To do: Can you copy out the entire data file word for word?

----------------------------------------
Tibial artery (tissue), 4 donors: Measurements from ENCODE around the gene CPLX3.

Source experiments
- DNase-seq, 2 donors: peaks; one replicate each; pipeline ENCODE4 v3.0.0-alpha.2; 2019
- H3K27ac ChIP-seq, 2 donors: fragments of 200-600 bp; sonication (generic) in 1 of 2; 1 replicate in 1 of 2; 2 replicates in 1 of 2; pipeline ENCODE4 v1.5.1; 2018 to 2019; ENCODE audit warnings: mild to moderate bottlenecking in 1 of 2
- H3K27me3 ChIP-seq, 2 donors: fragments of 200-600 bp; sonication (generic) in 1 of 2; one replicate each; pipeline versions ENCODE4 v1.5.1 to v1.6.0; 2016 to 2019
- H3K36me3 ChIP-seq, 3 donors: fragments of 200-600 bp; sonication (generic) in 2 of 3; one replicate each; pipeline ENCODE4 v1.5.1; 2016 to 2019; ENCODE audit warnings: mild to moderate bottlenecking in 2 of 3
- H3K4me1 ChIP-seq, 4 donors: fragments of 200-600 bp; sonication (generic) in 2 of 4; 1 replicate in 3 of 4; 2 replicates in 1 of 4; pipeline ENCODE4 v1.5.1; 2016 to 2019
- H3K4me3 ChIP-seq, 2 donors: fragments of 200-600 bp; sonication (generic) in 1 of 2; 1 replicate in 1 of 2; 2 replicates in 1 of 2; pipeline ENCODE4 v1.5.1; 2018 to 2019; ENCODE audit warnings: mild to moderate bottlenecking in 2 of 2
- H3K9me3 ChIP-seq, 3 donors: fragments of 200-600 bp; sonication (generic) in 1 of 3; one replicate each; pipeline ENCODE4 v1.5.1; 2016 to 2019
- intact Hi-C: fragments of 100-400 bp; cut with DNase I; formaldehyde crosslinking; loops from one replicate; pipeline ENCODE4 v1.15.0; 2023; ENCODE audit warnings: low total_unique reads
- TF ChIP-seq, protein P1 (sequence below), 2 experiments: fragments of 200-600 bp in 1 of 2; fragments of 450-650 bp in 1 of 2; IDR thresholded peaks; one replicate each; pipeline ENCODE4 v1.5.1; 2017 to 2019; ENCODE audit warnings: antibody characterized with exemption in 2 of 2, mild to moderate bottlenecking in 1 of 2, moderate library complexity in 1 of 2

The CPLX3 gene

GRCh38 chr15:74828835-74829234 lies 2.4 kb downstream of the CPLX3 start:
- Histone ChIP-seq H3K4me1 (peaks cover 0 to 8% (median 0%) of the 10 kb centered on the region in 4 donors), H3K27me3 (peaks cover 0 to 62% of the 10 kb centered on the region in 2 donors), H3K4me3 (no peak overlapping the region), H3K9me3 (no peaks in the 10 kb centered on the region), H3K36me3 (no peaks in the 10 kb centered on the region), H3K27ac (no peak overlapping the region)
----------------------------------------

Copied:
Tibial artery (tissue), 4 donors: Measurements from ENCODE around the gene CPLX3.

Source experiments
- DNase-seq, 2 donors: peaks; one replicate each; pipeline ENCODE4 v3.0.0-alpha.2; 2019
- H3K27ac ChIP-seq, 2 donors: fragments of 200-600 bp; sonication (generic) in 1 of 2; 1 replicate in 1 of 2; 2 replicates in 1 of 2; pipeline ENCODE4 v1.5.1; 2018 to 2019; ENCODE audit warnings: mild to moderate bottlenecking in 1 of 2
- H3K27me3 ChIP-seq, 2 donors: fragments of 200-600 bp; sonication (generic) in 1 of 2; one replicate each; pipeline versions ENCODE4 v1.5.1 to v1.6.0; 2016 to 2019
- H3K36me3 ChIP-seq, 3 donors: fragments of 200-600 bp; sonication (generic) in 2 of 3; one replicate each; pipeline ENCODE4 v1.5.1; 2016 to 2019; ENCODE audit warnings: mild to moderate bottlenecking in 2 of 3
- H3K4me1 ChIP-seq, 4 donors: fragments of 200-600 bp; sonication (generic) in 2 of 4; 1 replicate in 3 of 4; 2 replicates in 1 of 4; pipeline ENCODE4 v1.5.1; 2016 to 2019
- H3K4me3 ChIP-seq, 2 donors: fragments of 200-600 bp; sonication (generic) in 1 of 2; 1 replicate in 1 of 2; 2 replicates in 1 of 2; pipeline ENCODE4 v1.5.1; 2018 to 2019; ENCODE audit warnings: mild to moderate bottlenecking in 2 of 2
- H3K9me3 ChIP-seq, 3 donors: fragments of 200-600 bp; sonication (generic) in 1 of 3; one replicate each; pipeline ENCODE4 v1.5.1; 2016 to 2019
- intact Hi-C: fragments of 100-400 bp; cut with DNase I; formaldehyde crosslinking; loops from one replicate; pipeline ENCODE4 v1.15.0; 2023; ENCODE audit warnings: low total_unique reads
- TF ChIP-seq, protein P1 (sequence below), 2 experiments: fragments of 200-600 bp in 1 of 2; fragments of 450-650 bp in 1 of 2; IDR thresholded peaks; one replicate each; pipeline ENCODE4 v1.5.1; 2017 to 2019; ENCODE audit warnings: antibody characterized with exemption in 2 of 2, mild to moderate bottlenecking in 1 of 2, moderate library complexity in 1 of 2

The CPLX3 gene

GRCh38 chr15:74828835-74829234 lies 2.4 kb downstream of the CPLX3 start:
- Histone ChIP-seq H3K4me1 (peaks cover 0 to 8% (median 0%) of the 10 kb centered on the region in 4 donors), H3K27me3 (peaks cover 0 to 62% of the 10 kb centered on the region in 2 donors), H3K4me3 (no peak overlapping the region), H3K9me3 (no peaks in the 10 kb centered on the region), H3K36me3 (no peaks in the 10 kb centered on the region), H3K27ac (no peak overlapping the region)